Wick Communications

Invite opinions to the paper

In Opinion pages on 10 Nov 2011 at 2:55 pm

I found something cool in the Montrose Daily Press the other day. Editor Mike Easterling and Publisher Francis Wick have been running notice about a new feature they hope to run on the newspaper’s opinion page. You can see it above.

The newspaper has gotten with key decision-makers around town and asked if they would be willing to answer questions from readers. It’s a great idea, isn’t it?

Of course, any such initiative will have it’s management challenges. Mike and Francis will have to keep those questions coming. If emails, letters and calls don’t come, Mike may have to go looking for some. I don’t know why you couldn’t ask the guy eating lunch at the next table if he had a question for the local elected officials. I don’t think that violates the spirit of the enterprise. The folks at the Daily Press will have to make sure the city fathers answer the questions promptly too.

The Daily Press has a long history of really interesting, engaging opinion pages. Remember this one? A really good local opinion page doesn’t just happen. And it doesn’t happen nearly enough. You have to plan for them and sometimes you have to solicit columns and other stuff to fill up the page.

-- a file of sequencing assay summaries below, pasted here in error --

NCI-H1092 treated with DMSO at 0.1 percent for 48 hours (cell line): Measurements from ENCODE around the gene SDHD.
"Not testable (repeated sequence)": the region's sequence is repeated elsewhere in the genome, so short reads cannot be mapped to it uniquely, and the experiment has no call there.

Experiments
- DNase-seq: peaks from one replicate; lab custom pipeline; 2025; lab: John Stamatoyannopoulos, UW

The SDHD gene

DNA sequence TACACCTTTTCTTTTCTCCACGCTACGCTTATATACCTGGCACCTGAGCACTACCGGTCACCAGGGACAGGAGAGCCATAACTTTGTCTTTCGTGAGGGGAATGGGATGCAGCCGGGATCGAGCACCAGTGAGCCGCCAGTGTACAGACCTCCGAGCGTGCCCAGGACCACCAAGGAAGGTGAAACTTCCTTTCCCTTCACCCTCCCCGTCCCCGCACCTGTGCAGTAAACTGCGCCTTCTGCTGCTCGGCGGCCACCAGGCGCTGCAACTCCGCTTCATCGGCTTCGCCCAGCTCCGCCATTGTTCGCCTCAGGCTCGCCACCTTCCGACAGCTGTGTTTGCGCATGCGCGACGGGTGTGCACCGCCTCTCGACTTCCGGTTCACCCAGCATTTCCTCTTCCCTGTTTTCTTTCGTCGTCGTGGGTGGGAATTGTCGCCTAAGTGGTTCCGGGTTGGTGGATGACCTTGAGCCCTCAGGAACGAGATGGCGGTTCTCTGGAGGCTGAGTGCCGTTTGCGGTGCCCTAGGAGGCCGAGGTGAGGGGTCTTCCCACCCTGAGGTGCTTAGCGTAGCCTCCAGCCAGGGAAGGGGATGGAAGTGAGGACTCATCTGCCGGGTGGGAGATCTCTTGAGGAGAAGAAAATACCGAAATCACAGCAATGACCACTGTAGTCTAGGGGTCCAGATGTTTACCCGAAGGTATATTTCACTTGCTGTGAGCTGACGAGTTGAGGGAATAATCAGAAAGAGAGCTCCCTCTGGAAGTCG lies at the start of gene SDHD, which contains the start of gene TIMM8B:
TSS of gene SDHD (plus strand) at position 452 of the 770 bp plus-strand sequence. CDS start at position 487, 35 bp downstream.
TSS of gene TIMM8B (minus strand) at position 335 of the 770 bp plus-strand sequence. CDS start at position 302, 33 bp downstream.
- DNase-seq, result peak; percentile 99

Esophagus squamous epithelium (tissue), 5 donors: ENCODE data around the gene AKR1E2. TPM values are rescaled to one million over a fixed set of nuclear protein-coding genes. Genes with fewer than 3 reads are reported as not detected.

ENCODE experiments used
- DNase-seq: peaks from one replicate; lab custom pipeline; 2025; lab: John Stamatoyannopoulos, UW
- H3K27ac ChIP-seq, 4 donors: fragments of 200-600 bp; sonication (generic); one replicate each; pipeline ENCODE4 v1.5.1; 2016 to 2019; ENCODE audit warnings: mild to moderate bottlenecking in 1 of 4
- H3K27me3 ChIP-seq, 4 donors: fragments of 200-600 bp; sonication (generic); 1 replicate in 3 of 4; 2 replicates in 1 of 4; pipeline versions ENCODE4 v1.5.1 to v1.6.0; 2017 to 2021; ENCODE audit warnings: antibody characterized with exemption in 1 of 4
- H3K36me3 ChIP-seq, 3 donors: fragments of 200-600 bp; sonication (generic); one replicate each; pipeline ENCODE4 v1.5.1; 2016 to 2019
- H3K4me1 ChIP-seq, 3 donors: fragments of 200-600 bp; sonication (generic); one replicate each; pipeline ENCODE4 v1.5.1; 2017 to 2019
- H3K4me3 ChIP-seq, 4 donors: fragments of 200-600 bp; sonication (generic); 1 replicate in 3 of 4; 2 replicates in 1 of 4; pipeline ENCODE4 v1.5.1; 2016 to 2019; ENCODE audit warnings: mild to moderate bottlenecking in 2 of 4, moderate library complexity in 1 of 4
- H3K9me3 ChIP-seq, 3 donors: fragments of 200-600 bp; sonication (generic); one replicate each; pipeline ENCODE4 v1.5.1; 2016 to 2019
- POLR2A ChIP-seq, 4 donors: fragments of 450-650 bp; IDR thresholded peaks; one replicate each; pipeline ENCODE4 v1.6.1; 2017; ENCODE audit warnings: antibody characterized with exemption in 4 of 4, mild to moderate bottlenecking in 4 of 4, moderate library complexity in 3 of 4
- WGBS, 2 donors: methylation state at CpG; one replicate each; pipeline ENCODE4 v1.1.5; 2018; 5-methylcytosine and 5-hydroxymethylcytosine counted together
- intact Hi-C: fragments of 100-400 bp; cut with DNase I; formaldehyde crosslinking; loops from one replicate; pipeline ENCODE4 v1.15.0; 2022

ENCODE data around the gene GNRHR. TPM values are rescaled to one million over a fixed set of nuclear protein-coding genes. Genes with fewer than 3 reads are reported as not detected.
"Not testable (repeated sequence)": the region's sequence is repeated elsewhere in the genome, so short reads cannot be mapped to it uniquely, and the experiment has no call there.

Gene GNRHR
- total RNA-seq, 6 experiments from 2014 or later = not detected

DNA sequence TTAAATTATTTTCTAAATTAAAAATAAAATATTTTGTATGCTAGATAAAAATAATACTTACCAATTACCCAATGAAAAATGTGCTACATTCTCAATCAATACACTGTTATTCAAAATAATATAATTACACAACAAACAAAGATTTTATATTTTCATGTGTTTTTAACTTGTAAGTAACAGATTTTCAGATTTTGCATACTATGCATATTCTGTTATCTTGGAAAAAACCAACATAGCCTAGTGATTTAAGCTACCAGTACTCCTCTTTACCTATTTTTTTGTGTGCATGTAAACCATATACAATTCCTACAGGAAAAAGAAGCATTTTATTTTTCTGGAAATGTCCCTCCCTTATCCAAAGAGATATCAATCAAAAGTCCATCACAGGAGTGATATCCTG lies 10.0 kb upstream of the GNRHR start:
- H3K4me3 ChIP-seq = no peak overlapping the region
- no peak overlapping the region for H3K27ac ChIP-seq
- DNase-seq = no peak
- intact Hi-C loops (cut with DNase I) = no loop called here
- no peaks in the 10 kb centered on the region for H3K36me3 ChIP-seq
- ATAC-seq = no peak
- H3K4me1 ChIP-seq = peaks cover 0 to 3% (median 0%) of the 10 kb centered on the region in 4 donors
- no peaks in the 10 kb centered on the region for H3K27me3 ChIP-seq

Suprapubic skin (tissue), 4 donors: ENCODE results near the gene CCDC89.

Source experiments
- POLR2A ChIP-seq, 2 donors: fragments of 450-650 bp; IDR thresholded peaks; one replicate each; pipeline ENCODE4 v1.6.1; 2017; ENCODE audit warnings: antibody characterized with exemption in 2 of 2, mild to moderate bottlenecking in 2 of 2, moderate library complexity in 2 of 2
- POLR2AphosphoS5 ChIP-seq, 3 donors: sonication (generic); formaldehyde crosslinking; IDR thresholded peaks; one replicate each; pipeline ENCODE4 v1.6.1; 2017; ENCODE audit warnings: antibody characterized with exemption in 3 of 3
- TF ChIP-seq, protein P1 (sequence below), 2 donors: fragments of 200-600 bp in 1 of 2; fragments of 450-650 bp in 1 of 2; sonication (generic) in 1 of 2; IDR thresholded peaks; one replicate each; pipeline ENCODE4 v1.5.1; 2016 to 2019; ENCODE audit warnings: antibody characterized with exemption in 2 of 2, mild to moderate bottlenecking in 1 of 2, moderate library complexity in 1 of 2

Some random thoughts about good and bad opinion pages follow …

I hate syndicated columns. In our papers, they are nothing more than placeholders. I know, I know. You want to tell me about the little old lady down the street who only buys the paper to read Cal Thomas, and that may be so. But I suggest to you there aren’t nearly enough of those readers to justify the practice. Find local people to weigh in with unique content on local affairs and you will give readers a reason to spend their spare change on your newspaper.

I love photos. For some reason, there isn’t much art on newspaper opinion pages. I don’t know why that is. If you have a column on a new paving project, run a photo with it. Run column sigs with local columnists whenever possible.

Local is always better. I guess it’s OK if local readers want to use your space to weigh in on health care or the president or drone strikes in Pakistan, but I don’t think that really serves your mission, which should be setting the agenda in your area.

Don’t be afraid to set limits. I would have a rough word count for letters to the editor. We use 300 and don’t stress about a writer who goes, say, 10 percent over that. If they want to write 400 words or more, we call it a “Matter of Opinion.” We get a mug shot and then we have something special for the page. I very rarely let writers go on beyond 700 words. At some point, even their own mothers won’t read it.

Be opinionated, but be fair. Don’t be timid. Comfort the afflicted and afflict the comfortable. Also let the other side speak. Over time, even the readers who don’t agree with you will understand you use your bully pulpit fairly.

I am passionate about our opinion pages because they are distinct to us. They are key to our unique value proposition and they are a chance to do what good newspapers always do: define the challenges of the day and offer solutions to those challenges.



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